A CSU study released last month claims media coverage of car crashes neglects the causes of the accident and instead stresses isolated factors involved in the crash.
The study, headed by Director of the Colorado Injury Control Research Center Lorann Stallones, found that the media tends to portray car accidents as random, unpreventable occurrences, while driving responsibly could reduce crashes.
“The risks of death from motor vehicle crashes can be greatly reduced by use of seatbelts, car safety seats for children, and traveling the appropriate speeds on roads,” Stallones said. “If none of the information on these issues is reported in news reports of crash deaths, the public will assume that each since event is an isolated event that is not likely to happen to them.”
The study, which appears in the National Safety Council’s Journal of Safety Research, examines over 400 car crash-related newspaper articles from 1999 to 2002.
Stallones said she believes health care professionals need to work more with reporters to focus on the factors that cause car crashes more than just the event of a car crash, so that readers are familiar with the risk factor.
“There is a significant amount of information that would inform the public about the important prevention strategies that would reduce the risk of death and serious injuries missing from the reports,” Stallones said in a recent interview.
But some journalism professionals, like assistant journalism professor Pamela Jackson, think that the problem may be harder to resolve than suggested by the study.
“It’s difficult to re-raise the issues of car crash safety every time you cover a news story,” Jackson said. “You’re not going to be doing that unless there’s a timeliness or news value for doing so, such as the role alcohol or text messaging plays in teen car crashes.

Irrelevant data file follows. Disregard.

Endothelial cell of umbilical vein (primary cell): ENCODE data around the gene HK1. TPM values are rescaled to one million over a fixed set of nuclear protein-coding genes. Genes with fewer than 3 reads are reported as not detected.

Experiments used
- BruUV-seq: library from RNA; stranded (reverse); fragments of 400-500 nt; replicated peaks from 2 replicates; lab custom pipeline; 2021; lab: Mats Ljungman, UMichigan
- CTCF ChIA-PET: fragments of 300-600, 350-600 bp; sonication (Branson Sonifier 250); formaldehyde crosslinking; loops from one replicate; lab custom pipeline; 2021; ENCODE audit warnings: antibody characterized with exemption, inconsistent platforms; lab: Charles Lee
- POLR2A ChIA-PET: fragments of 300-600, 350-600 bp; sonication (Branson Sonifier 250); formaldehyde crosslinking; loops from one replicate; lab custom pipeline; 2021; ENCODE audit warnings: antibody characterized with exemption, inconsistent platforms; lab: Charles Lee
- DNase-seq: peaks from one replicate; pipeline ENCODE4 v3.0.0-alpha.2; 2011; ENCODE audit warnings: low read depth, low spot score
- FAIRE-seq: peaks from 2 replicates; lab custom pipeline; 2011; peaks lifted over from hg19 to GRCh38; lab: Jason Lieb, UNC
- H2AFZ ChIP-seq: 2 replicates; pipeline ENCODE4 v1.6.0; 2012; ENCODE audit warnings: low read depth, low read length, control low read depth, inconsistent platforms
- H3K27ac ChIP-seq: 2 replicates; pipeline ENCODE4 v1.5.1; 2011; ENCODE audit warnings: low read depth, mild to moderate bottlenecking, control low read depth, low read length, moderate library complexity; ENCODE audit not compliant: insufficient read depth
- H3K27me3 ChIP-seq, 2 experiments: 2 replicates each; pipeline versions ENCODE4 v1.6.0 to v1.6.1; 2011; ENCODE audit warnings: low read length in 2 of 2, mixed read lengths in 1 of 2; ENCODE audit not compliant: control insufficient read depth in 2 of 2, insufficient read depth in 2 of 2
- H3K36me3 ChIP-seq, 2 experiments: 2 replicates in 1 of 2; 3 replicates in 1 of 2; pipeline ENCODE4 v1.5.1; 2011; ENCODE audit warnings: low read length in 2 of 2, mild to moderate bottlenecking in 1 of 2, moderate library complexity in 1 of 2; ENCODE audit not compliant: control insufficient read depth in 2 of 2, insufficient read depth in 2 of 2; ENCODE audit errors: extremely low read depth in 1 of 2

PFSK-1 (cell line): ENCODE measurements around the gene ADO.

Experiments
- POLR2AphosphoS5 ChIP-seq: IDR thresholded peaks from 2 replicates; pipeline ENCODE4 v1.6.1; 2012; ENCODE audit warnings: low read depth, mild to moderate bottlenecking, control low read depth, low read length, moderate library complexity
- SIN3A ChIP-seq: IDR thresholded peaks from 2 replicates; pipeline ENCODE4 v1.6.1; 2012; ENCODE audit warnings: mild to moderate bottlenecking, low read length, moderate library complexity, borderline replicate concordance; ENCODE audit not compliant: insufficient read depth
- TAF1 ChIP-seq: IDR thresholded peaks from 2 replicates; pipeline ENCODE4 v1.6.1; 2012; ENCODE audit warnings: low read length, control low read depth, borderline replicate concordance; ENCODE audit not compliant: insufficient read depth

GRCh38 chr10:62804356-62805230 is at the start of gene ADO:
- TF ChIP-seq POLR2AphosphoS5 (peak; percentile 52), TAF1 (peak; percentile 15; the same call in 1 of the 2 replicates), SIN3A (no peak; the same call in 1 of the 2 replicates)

“Journalists also tend to focus on the personal angle to stories related to accidents, with the belief that in order to get readers or viewers interested, the story has to have a human angle,” said Journalism Department Chair Greg Luft in an e-mail. “As a result, many of the details with more common elements from one similar accident to the next may be left out.”
Jackson thinks that better communication between the news media and public health care professionals may not solve the problem.
“It’s a great study and news organizations need to look at why they’re covering things the way they do but I think it can’t be as easily resolved as this study calls for. I don’t think that’s going to resolve the problem of episodic coverage because it’s an economic issue.”
Luft said he believed reporters are often rushed to meet deadlines with stories and could be forced to leave out the type of details suggested by Stallones.
“One answer to this problem might be for larger stories that bring together some statistical analysis of factors related to crashes, and then to present the results in an interesting way that doesn’t sound like a ‘lesson’ for readers, which will likely turn off the readers or viewers,” Luft said.
Staff writer Shelley Woll can be reached at email@example.com.